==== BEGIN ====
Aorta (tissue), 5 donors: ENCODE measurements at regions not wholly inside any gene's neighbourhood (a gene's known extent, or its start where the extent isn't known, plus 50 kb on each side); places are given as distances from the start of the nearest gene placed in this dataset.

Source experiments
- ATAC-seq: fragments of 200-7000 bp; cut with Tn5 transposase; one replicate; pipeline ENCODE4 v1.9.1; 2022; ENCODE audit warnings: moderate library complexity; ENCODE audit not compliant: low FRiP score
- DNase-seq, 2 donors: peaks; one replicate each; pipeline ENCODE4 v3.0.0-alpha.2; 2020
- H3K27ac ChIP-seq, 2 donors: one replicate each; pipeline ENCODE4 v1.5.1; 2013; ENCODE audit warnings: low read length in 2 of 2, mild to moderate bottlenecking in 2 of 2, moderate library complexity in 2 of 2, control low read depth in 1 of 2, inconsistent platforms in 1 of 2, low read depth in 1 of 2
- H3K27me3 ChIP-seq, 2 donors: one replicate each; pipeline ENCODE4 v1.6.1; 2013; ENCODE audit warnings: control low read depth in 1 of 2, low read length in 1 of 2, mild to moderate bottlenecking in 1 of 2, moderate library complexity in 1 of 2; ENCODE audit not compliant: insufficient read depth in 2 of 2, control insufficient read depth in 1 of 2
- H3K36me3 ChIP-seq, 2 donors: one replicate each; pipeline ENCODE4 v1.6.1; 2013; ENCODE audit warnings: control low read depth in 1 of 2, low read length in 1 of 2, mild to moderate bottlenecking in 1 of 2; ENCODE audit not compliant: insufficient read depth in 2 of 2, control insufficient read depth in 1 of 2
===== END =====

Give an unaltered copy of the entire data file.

Aorta (tissue), 5 donors: ENCODE measurements at regions not wholly inside any gene's neighbourhood (a gene's known extent, or its start where the extent isn't known, plus 50 kb on each side); places are given as distances from the start of the nearest gene placed in this dataset.

Source experiments
- ATAC-seq: fragments of 200-7000 bp; cut with Tn5 transposase; one replicate; pipeline ENCODE4 v1.9.1; 2022; ENCODE audit warnings: moderate library complexity; ENCODE audit not compliant: low FRiP score
- DNase-seq, 2 donors: peaks; one replicate each; pipeline ENCODE4 v3.0.0-alpha.2; 2020
- H3K27ac ChIP-seq, 2 donors: one replicate each; pipeline ENCODE4 v1.5.1; 2013; ENCODE audit warnings: low read length in 2 of 2, mild to moderate bottlenecking in 2 of 2, moderate library complexity in 2 of 2, control low read depth in 1 of 2, inconsistent platforms in 1 of 2, low read depth in 1 of 2
- H3K27me3 ChIP-seq, 2 donors: one replicate each; pipeline ENCODE4 v1.6.1; 2013; ENCODE audit warnings: control low read depth in 1 of 2, low read length in 1 of 2, mild to moderate bottlenecking in 1 of 2, moderate library complexity in 1 of 2; ENCODE audit not compliant: insufficient read depth in 2 of 2, control insufficient read depth in 1 of 2
- H3K36me3 ChIP-seq, 2 donors: one replicate each; pipeline ENCODE4 v1.6.1; 2013; ENCODE audit warnings: control low read depth in 1 of 2, low read length in 1 of 2, mild to moderate bottlenecking in 1 of 2; ENCODE audit not compliant: insufficient read depth in 2 of 2, control insufficient read depth in 1 of 2